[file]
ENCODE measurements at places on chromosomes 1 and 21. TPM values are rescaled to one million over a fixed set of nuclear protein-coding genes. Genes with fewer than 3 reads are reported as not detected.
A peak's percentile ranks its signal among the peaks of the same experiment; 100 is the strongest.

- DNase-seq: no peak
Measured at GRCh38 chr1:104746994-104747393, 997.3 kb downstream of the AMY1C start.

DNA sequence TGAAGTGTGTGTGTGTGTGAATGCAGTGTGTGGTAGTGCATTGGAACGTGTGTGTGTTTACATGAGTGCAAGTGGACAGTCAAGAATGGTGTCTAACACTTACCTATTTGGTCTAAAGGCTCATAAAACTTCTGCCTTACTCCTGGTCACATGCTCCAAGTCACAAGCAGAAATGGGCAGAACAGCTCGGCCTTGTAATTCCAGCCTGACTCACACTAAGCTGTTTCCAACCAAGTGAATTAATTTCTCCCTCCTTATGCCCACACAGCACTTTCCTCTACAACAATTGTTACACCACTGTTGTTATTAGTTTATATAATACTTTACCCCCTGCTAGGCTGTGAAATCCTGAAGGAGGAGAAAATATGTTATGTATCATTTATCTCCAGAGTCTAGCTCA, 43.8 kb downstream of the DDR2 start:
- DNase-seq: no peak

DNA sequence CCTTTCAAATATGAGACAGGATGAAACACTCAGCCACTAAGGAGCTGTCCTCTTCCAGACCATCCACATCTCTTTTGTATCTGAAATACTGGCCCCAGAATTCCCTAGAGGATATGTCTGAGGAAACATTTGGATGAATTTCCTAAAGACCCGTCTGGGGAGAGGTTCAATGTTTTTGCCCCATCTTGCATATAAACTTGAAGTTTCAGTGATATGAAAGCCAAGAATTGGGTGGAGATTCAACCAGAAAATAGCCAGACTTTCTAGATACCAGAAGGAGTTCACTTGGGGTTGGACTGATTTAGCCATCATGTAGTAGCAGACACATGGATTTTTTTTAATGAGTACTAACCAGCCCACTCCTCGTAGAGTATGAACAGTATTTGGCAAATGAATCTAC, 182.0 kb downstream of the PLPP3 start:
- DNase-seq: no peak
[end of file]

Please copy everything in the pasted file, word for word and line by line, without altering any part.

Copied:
ENCODE measurements at places on chromosomes 1 and 21. TPM values are rescaled to one million over a fixed set of nuclear protein-coding genes. Genes with fewer than 3 reads are reported as not detected.
A peak's percentile ranks its signal among the peaks of the same experiment; 100 is the strongest.

- DNase-seq: no peak
Measured at GRCh38 chr1:104746994-104747393, 997.3 kb downstream of the AMY1C start.

DNA sequence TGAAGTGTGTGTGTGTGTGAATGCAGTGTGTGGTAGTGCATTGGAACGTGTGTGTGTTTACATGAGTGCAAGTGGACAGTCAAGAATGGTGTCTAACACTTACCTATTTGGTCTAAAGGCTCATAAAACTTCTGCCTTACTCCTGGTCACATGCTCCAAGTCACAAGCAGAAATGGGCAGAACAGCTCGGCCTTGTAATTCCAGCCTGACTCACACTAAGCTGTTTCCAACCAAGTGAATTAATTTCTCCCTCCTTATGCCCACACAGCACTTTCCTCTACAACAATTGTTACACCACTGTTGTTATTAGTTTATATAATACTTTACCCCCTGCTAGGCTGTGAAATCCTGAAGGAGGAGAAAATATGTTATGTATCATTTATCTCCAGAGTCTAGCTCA, 43.8 kb downstream of the DDR2 start:
- DNase-seq: no peak

DNA sequence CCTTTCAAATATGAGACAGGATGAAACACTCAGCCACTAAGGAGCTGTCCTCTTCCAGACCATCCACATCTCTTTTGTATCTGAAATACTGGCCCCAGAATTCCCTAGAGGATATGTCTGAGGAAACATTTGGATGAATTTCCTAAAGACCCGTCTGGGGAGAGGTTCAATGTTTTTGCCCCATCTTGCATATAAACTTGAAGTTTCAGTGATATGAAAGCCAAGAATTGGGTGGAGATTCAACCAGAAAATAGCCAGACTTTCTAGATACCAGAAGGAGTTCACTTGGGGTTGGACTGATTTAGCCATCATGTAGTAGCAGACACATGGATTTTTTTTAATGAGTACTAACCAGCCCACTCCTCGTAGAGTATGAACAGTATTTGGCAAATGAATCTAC, 182.0 kb downstream of the PLPP3 start:
- DNase-seq: no peak